My afternoon train reading:

• Banks’ Hyper-Hedging Adds to Risk of a Market Meltdown (Bloomberg)
• Euro Isn’t Loved, but Few Want to Drop It, Poll Says (NYT)
• Republican Keynesians (Economix)
• Why we’re right to worry about the Facebook IPO (Reuters)
• Is Chinese real estate nearing a tipping point? (
• Young, Educated and Seeking Financial Security (Economix)
• Meet ‘Flame’, The Massive Spy Malware Infiltrating Iranian Computers (Wired) see also The NSA is intercepting 1.7 billion American electronic communications, daily (After Dawn)
• How Teeny, Tiny Transistors Are Born in a Near-Total Vacuum (Wired)
• Manhattanhenge: Sunset on the Manhattan Grid (Hayden Planetarium)
• 2012 Philip K. Dick Festival (Philip K. Dick Festival)

What are you reading?
Stock Market Loses Face

Source: WSJ

Category: Financial Press

Please use the comments to demonstrate your own ignorance, unfamiliarity with empirical data and lack of respect for scientific knowledge. Be sure to create straw men and argue against things I have neither said nor implied. If you could repeat previously discredited memes or steer the conversation into irrelevant, off topic discussions, it would be appreciated. Lastly, kindly forgo all civility in your discourse . . . you are, after all, anonymous.

11 Responses to “10 Tuesday PM Reads”

  1. willid3 says:

    did you realize that a lot of your local TV stations share news operations? and probably the same is true of radion stations too?

  2. Jojo says:

    Taking the 3 monkey approach. Middle class America should be pissed….
    May 29, 2012, 3:13 pm Legal/Regulatory | White Collar Watch
    Dim Prospects for Financial Crisis Prosecutions

    As has been noted many times, the lack of criminal prosecutions arising out of the financial crisis has been painfully obvious. And two items in the news last week underscores that the prospect for a signature case is growing even more distant.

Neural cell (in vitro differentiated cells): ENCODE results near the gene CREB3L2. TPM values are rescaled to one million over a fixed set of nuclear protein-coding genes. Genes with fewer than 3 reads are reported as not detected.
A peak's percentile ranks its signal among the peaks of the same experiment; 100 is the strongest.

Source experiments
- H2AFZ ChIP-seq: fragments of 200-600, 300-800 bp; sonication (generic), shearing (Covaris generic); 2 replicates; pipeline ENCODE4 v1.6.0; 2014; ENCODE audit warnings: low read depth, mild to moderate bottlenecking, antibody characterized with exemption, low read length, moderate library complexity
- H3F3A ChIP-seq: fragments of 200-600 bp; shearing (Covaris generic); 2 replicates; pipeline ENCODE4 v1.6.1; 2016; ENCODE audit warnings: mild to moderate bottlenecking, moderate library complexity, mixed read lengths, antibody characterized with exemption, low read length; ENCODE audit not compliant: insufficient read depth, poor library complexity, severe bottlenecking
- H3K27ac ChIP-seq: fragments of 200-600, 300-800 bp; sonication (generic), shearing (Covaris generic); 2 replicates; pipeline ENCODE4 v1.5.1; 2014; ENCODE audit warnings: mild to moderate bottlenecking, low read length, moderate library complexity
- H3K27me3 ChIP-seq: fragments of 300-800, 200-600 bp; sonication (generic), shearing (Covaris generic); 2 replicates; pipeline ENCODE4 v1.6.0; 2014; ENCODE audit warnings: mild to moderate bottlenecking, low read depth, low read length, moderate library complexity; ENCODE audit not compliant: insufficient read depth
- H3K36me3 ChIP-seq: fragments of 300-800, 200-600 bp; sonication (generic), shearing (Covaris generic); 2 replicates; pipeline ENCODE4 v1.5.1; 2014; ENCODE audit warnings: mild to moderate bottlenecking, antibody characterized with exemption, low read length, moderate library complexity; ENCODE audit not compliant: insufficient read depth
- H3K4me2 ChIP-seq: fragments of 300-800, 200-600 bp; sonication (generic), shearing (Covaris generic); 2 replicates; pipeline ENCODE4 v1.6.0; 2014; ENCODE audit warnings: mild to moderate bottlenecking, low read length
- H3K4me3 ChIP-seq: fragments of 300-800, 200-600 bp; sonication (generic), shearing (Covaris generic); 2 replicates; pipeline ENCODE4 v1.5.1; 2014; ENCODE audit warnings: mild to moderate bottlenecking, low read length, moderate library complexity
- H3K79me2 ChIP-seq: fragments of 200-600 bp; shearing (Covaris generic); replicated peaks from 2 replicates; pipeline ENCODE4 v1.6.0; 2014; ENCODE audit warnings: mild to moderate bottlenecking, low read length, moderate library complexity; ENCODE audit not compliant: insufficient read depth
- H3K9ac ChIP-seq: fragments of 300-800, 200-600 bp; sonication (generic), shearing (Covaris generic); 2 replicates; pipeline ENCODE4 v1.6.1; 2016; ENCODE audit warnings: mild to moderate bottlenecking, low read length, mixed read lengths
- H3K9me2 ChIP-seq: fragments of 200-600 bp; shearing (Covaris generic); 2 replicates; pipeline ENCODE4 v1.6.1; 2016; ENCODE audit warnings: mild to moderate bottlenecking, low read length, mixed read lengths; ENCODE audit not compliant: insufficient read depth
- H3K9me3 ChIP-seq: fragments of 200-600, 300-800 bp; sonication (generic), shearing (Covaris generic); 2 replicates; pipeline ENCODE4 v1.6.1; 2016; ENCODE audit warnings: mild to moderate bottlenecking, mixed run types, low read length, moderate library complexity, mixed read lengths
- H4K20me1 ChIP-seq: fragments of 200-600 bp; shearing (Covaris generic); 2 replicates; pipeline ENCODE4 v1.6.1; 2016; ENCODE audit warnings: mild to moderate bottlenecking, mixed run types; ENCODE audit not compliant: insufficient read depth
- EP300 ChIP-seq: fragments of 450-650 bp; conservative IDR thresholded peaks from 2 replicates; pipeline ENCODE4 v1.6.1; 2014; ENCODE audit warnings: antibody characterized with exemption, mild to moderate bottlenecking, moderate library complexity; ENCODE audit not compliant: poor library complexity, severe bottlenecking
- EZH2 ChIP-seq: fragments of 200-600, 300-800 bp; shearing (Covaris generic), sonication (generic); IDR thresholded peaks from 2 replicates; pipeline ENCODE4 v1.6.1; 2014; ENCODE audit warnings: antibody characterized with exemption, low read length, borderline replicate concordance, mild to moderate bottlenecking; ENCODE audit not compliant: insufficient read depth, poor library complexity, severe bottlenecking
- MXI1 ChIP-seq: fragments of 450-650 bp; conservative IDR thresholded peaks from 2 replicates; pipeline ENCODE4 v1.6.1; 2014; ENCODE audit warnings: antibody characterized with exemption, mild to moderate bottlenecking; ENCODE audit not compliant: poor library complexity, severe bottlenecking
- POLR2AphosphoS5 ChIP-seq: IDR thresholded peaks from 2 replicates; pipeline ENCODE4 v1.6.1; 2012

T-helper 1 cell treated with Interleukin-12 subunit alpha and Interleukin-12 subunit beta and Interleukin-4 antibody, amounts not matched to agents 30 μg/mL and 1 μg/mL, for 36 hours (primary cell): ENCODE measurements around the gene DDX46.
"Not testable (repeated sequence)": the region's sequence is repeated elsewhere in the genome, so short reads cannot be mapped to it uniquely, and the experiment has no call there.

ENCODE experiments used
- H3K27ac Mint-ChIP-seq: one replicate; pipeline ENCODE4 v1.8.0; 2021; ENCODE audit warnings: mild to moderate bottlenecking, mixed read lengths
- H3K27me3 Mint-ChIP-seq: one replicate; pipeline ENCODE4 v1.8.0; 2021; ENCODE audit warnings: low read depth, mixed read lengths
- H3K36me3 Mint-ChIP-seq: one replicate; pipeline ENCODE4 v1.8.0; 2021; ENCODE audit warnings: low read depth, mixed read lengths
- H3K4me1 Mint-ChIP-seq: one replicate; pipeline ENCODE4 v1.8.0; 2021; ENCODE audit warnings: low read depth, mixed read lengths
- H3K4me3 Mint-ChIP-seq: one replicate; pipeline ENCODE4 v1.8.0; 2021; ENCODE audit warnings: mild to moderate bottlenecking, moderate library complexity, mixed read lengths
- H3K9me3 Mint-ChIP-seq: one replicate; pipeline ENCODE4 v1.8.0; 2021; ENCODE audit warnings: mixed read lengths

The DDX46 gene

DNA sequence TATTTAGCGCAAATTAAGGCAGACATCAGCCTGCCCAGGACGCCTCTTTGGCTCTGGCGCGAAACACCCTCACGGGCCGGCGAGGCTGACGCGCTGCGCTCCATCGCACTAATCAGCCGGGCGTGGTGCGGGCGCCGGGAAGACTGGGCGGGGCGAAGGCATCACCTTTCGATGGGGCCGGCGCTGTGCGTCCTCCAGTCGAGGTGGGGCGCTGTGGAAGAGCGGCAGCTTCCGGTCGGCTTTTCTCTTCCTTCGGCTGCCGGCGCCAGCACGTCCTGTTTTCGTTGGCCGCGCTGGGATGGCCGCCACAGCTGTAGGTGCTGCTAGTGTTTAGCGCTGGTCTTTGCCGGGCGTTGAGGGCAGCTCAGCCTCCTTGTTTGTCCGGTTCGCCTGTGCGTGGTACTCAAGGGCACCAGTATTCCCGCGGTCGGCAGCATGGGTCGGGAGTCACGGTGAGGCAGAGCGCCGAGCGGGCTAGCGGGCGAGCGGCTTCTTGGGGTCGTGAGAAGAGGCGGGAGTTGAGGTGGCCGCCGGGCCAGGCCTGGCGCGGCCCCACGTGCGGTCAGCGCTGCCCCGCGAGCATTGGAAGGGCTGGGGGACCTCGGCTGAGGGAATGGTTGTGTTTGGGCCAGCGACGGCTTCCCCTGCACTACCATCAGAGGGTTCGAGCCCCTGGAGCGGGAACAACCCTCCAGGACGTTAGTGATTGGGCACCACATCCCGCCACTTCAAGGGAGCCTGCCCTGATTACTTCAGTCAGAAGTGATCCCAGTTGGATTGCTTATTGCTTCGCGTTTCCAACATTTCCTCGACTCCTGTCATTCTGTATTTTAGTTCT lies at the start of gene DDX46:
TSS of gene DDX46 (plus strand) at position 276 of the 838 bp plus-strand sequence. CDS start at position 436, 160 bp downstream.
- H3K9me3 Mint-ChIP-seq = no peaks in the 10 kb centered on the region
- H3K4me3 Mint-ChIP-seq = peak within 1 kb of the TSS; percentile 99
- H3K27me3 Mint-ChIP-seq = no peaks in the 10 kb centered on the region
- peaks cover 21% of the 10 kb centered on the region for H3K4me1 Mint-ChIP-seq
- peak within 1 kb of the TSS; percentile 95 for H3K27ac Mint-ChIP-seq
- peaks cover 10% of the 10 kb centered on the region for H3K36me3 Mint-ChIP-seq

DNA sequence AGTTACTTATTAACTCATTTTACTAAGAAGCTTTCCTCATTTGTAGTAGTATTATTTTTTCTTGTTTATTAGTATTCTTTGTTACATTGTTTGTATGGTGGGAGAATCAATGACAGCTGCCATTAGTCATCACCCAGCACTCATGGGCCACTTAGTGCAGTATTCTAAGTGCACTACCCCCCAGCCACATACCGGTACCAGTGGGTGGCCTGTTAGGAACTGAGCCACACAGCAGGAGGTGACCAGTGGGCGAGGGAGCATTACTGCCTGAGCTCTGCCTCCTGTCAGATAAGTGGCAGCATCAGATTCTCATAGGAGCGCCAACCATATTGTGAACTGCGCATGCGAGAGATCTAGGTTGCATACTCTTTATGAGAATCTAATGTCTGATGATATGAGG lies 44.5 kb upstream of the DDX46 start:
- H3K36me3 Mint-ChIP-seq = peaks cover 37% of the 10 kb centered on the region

First, Reuters reported on Thursday that Securities and Exchange Commission staff members wrote in a memo that fraud charges “will likely not be recommended” against Lehman Brothers executives.

    Then, the New York attorney general, Eric T. Schneiderman, said that the federal-state mortgage fraud working group announced in President Obama’s State of the Union address in January needed more resources — an indication that the group was still trying to digest evidence from transactions made more than four years ago.

    The collapse of Lehman seemed to be the most likely source of criminal prosecutions, or at least civil enforcement actions. The firm’s examiner, Anton R. Valukas, issued a report in 2010 castigating senior management for shifting up to $50 billion off the balance sheet through the so-called Repo 105 transactions.

  3. willid3 says:

    gas prices. its like real estate. location. location

    its not so much about supply and demand either

  4. ilsm says:

    Republican/tea party Keynesians.

    The biggest, longest running government spending boondoggle, the military industry complex; huge numbers of techies leaning on CAD consoles leaning over the useless ditches called F-35′s, drones, needless super weapons for equipping Mac Arthurs return to the Phillipines.

    My junior tea party representative told us that if the tax cuts expire and the dreaded 4% cut to military spending GDP will drop: